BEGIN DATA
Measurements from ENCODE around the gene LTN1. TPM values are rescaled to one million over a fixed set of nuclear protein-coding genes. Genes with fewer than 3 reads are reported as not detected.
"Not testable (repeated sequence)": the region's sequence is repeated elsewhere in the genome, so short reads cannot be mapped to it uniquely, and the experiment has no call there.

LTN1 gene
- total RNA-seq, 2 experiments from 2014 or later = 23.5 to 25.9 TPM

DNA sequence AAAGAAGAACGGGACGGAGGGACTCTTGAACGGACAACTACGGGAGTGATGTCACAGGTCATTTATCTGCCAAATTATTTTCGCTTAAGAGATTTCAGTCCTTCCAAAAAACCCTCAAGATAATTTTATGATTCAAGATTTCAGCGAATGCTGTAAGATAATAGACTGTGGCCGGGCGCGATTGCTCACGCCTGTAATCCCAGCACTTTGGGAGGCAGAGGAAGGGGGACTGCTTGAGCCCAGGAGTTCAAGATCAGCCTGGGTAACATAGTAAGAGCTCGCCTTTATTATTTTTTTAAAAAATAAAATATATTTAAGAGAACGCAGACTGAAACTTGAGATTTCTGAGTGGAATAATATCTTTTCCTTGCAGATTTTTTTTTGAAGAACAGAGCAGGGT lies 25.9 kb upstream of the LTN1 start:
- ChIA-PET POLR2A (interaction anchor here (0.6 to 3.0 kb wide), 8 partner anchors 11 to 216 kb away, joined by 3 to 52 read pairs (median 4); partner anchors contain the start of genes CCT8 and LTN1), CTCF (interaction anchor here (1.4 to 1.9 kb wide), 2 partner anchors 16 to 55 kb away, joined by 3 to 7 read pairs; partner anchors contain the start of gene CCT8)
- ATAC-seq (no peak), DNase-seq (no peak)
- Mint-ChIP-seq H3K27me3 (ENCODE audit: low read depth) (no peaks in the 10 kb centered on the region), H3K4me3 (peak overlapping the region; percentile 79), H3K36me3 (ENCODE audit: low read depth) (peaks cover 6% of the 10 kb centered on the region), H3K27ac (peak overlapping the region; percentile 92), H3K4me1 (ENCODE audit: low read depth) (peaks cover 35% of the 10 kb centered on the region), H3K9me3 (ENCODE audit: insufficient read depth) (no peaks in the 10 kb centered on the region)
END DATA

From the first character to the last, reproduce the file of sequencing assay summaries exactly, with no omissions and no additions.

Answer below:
Measurements from ENCODE around the gene LTN1. TPM values are rescaled to one million over a fixed set of nuclear protein-coding genes. Genes with fewer than 3 reads are reported as not detected.
"Not testable (repeated sequence)": the region's sequence is repeated elsewhere in the genome, so short reads cannot be mapped to it uniquely, and the experiment has no call there.

LTN1 gene
- total RNA-seq, 2 experiments from 2014 or later = 23.5 to 25.9 TPM

DNA sequence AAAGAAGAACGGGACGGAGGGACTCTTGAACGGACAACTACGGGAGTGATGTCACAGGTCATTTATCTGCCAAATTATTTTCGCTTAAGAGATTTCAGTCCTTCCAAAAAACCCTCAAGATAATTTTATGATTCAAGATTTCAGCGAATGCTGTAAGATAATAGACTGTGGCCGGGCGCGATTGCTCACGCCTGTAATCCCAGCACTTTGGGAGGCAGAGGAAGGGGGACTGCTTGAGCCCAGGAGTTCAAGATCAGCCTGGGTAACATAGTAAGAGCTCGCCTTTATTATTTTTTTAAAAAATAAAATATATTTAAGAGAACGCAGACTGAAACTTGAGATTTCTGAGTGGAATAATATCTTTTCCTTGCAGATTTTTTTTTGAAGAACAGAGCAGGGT lies 25.9 kb upstream of the LTN1 start:
- ChIA-PET POLR2A (interaction anchor here (0.6 to 3.0 kb wide), 8 partner anchors 11 to 216 kb away, joined by 3 to 52 read pairs (median 4); partner anchors contain the start of genes CCT8 and LTN1), CTCF (interaction anchor here (1.4 to 1.9 kb wide), 2 partner anchors 16 to 55 kb away, joined by 3 to 7 read pairs; partner anchors contain the start of gene CCT8)
- ATAC-seq (no peak), DNase-seq (no peak)
- Mint-ChIP-seq H3K27me3 (ENCODE audit: low read depth) (no peaks in the 10 kb centered on the region), H3K4me3 (peak overlapping the region; percentile 79), H3K36me3 (ENCODE audit: low read depth) (peaks cover 6% of the 10 kb centered on the region), H3K27ac (peak overlapping the region; percentile 92), H3K4me1 (ENCODE audit: low read depth) (peaks cover 35% of the 10 kb centered on the region), H3K9me3 (ENCODE audit: insufficient read depth) (no peaks in the 10 kb centered on the region)